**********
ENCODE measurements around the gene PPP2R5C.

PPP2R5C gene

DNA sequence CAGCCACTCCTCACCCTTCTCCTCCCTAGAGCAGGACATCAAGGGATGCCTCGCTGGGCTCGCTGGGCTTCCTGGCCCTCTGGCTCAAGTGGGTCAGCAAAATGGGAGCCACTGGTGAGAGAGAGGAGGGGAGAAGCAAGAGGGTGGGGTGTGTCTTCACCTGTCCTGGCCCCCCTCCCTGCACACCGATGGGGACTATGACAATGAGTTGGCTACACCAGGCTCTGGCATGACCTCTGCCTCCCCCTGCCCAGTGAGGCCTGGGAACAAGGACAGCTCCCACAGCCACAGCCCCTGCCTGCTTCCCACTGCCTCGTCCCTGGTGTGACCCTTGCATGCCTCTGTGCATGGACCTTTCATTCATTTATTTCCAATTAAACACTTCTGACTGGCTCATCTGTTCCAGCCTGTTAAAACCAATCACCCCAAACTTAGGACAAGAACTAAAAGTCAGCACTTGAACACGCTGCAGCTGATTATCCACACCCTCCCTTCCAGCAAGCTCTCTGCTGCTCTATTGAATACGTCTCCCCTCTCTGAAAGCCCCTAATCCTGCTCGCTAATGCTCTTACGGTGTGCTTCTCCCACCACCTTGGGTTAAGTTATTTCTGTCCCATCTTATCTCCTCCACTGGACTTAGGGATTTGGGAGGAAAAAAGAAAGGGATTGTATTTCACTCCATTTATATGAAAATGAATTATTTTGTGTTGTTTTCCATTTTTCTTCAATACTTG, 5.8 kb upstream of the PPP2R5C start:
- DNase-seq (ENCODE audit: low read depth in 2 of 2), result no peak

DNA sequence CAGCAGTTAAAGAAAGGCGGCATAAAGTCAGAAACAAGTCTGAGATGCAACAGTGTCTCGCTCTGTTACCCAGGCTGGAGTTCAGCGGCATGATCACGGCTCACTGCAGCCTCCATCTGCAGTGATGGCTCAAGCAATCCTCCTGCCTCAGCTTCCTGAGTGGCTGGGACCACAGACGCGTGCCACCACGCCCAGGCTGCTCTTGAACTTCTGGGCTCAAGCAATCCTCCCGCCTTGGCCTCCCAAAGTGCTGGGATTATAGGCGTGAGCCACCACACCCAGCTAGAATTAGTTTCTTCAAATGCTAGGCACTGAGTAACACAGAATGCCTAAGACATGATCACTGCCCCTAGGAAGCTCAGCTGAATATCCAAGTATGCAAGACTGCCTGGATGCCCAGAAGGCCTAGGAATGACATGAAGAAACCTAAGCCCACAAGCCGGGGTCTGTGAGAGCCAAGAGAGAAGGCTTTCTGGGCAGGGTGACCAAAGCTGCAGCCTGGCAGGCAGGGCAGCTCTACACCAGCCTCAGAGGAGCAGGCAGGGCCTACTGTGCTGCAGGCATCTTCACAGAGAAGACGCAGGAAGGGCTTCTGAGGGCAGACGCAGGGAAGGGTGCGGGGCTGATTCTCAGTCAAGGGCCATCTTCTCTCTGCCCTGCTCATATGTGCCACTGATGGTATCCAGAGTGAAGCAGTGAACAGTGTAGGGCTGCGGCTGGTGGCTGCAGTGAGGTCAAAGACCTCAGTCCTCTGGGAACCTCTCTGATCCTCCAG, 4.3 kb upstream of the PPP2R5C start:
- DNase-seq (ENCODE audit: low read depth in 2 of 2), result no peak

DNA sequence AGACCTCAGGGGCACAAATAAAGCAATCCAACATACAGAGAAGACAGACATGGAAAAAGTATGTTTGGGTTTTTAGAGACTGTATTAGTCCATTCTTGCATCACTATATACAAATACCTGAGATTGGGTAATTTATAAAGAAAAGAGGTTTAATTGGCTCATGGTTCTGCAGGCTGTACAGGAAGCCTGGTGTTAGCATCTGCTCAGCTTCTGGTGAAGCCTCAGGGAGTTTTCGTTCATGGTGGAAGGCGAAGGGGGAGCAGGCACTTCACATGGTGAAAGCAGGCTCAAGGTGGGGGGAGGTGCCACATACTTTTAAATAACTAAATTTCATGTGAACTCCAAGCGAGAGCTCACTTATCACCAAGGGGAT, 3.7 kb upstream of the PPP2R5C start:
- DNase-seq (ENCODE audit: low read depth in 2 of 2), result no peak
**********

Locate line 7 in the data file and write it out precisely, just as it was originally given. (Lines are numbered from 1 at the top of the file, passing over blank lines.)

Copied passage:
DNA sequence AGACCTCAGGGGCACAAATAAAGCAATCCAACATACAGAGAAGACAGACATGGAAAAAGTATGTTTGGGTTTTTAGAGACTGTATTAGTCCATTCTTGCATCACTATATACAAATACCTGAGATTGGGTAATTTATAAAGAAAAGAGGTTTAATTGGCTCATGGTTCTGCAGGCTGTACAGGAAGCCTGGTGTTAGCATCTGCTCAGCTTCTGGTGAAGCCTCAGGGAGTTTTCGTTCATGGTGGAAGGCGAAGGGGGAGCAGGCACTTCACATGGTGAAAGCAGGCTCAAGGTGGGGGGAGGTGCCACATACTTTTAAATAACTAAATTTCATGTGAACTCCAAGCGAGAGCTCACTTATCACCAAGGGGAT, 3.7 kb upstream of the PPP2R5C start: